Recent research conducted by The Australian Centre for Philanthropy and Nonprofit Studies (ACPNS) at QUT found almost 90% of professional advisers believe their high-net-worth clients hold an interest in philanthropy, but only 10% discuss this with their clients. Philanthropy does not just benefit the community who receives it, but it can also nurture the client-adviser relationship, therefore making philanthropy a logical topic to include in any conversation. This then begs the question, why are professional advisers reluctant to discuss philanthropy?
Emma Woolley is a Partner at Hall & Wilcox and board member of Australian Communities Foundation (ACF). As an estate planner who has provided advice to many families across her career, philanthropy is a conversation Emma is very familiar with.
“It’s confronting talking about your mortality. I have a personal interest in passing benefits back into our communities and I’m always looking for opportunities to help my client to do that. For high-net-wealth clients, we talk about the ‘economics of enough’ if they have enough to be comfortable, we look into how they can benefit society as well.”
“In these discussions, you demonstrate that you’re interested in their values and their plans. It can only enhance your relationship and their planning. It shows you’re willing to invest your time. How do we achieve that? You have to be looking out for opportunities and being proactive in your discussions – not everyone is.”
Fact: only 5% of professional advisers feel they are well informed to provide philanthropy assistance.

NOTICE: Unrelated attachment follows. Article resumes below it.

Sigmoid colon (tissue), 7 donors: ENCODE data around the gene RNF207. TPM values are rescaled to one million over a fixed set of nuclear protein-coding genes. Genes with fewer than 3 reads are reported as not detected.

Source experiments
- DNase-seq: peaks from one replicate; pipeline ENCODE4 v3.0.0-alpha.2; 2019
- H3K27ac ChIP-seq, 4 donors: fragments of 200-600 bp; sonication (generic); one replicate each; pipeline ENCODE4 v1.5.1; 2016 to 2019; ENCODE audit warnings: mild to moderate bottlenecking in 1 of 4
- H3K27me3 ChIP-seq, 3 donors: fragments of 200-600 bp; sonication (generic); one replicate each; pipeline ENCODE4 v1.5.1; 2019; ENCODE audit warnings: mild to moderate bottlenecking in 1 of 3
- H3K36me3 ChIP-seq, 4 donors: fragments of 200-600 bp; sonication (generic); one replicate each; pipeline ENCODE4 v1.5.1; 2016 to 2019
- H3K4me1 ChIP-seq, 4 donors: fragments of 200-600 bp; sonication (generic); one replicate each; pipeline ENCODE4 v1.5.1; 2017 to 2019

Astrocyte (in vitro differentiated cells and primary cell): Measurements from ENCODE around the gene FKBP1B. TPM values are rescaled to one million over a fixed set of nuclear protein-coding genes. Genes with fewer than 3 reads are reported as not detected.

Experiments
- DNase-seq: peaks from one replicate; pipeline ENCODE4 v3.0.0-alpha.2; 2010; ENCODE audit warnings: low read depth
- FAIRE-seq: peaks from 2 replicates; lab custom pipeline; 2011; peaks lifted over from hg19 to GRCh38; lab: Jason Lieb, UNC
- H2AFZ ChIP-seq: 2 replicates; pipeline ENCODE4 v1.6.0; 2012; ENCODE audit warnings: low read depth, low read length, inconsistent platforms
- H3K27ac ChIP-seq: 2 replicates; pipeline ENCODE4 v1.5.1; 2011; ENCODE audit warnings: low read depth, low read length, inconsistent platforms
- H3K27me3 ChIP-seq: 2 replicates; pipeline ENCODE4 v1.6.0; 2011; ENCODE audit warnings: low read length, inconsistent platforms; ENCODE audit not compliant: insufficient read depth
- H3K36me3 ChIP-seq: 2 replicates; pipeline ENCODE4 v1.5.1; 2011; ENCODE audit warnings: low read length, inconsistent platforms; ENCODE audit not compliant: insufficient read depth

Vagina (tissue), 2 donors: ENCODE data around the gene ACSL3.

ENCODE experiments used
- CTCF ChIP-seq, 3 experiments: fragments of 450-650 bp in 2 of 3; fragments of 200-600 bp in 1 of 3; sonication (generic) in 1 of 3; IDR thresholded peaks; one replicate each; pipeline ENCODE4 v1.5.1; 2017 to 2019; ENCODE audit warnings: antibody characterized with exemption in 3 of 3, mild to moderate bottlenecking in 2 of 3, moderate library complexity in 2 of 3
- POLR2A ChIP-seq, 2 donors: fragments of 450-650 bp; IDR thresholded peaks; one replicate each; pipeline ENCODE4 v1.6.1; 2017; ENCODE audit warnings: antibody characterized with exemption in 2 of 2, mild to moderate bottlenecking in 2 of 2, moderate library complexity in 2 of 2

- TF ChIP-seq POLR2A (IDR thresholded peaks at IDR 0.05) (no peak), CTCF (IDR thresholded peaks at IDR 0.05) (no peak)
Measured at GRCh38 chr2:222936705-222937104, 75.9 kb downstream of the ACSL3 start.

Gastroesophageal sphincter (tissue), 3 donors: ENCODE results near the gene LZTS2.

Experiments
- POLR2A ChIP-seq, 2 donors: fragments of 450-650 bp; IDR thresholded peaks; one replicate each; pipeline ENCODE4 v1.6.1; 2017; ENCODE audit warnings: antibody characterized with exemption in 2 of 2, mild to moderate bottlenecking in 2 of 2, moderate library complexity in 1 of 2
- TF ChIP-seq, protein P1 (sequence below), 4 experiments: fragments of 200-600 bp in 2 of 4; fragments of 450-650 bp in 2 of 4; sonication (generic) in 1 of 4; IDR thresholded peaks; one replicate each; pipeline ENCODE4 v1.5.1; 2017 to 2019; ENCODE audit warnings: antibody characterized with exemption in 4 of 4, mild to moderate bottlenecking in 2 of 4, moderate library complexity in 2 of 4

Woolley isn’t surprised by this.
“Many lawyers working in the estate planning area would have these discussions, but it is maybe less common for those in accounting and finance – they may not feel they have the level of education and understanding that others have. They are bound to be hesitant.”
This presents a great opportunity for professional development. However, 60% of professional advisers indicate that it is difficult to find philanthropy experts within their organisation.
“If you have your core area of practice, you stick to that and you have little time or resources to devote to something that’s not your core”.
Woolley said the level of compliance expected of financial advisers meant that providing advice outside of their core competency posed a real risk, and that professional advisers seeking support and capacity building in philanthropy should turn to organisations like ACF, who specialises in philanthropic information, training, and advice.
At ACF, we offer philanthropic consulting services to professional advisers who feel they don’t have the technical expertise and governance knowledge in grant making and social impact to support their clients’ philanthropic aspirations.
Take the first step by downloading our guide to philanthropy for professional advisers from our Professional Advisers web page.